A biologist says the country's scientific community should 'take a deeper look' at why the giant oarfish are surfacing from their natural habitats
A biologist says the country's scientific community should 'take a deeper look' at why the giant oarfish are surfacing from their natural habitats.
For almost a decade now, marine life conservationists have taken an interest in why beaching incidents of an ocean-deep serpent-like dweller, the giant oarfish (Regalecus glesne), have become more frequent in the coastal waters of at least eight countries worldwide, including the Philippines.

The giant oarfish, often called the "king of herrings," is a rare and enigmatic deep-sea species known for its immense size and distinctive appearance. They have ribbon-like bodies that can stretch more than 36 feet in length.

They are not well understood, and their behavior and biology remain largely mysterious. Their occasional appearances near the coastlines have led to various speculations and superstitions.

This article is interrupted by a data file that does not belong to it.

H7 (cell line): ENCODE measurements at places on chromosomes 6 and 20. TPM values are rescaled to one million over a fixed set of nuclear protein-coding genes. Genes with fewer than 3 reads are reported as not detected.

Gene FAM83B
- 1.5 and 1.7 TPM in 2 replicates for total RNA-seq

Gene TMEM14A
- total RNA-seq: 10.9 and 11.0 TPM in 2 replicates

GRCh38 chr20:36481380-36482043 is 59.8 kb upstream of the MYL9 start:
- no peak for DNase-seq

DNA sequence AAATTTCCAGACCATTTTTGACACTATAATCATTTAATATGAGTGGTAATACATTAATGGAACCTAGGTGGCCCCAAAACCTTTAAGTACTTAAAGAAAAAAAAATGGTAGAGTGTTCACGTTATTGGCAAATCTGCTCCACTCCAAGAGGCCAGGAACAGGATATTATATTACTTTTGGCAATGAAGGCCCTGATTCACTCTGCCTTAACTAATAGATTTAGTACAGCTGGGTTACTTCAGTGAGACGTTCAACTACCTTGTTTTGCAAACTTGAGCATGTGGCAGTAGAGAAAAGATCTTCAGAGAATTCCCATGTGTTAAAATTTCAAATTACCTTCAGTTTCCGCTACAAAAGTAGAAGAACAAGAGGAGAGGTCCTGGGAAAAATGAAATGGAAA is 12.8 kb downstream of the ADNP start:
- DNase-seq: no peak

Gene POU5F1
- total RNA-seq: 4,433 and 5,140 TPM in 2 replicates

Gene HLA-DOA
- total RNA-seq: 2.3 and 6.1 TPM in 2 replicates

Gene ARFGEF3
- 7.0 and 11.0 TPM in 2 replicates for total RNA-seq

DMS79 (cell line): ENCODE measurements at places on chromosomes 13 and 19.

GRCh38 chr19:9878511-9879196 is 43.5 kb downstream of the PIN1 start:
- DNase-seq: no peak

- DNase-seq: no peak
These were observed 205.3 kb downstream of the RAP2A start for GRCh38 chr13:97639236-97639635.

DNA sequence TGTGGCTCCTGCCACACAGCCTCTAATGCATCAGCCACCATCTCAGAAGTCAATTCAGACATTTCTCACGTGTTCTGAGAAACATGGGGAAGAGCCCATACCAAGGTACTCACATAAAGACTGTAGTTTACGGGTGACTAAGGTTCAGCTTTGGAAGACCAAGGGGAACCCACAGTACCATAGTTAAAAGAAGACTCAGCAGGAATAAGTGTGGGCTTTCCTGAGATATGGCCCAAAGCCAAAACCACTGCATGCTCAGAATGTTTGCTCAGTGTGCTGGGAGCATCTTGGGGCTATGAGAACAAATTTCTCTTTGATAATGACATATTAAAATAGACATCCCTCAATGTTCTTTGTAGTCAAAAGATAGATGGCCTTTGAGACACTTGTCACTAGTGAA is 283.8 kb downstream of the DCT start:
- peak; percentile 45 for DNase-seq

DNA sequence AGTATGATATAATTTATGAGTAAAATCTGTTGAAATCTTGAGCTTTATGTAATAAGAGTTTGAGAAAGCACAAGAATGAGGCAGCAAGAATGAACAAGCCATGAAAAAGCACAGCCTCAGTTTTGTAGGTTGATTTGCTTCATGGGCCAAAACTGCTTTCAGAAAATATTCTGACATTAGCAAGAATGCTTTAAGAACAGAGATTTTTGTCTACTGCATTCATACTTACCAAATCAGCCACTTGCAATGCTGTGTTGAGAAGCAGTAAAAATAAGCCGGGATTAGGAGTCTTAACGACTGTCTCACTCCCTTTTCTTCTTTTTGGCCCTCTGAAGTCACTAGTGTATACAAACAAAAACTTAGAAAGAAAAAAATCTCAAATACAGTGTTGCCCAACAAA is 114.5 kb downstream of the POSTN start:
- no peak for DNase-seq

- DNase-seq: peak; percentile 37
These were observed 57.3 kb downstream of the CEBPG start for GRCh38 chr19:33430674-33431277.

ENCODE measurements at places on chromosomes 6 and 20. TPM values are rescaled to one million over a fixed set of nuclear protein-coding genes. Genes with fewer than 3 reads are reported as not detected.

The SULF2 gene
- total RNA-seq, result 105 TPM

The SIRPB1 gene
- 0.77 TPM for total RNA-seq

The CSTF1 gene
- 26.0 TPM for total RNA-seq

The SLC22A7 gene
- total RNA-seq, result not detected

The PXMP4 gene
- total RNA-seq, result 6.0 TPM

Since 2016, there have been at least 12 beaching incidents involving oarfish in various locations. These include two incidents in Agusan del Norte, three each in Albay, Aurora, Bohol, Cagayan de Oro, Leyte, and Misamis Oriental, and one each in Surigao City and Southern Leyte.

Except for Misamis Oriental and Cagayan de Oro, all these are located on the western seaboard of the Pacific.

On Thursday, September 21, residents of Barangay Luz Banzon in Jasaan town, Misamis Oriental, had a unique experience - they saw, touched, and even smelled an oarfish. The approximately 12-foot oarfish, still bleeding, was pulled from the shoreline at around 4 pm.


Coastal villagers in Gusa, Cagayan de Oro, and Opol town in Misamis Oriental found oarfish carcasses on their shores in 2017 and 2018. On August 20, 2020, a 10-foot lifeless oarfish was spotted along the coastline of Gingoog City, also in Misamis Oriental.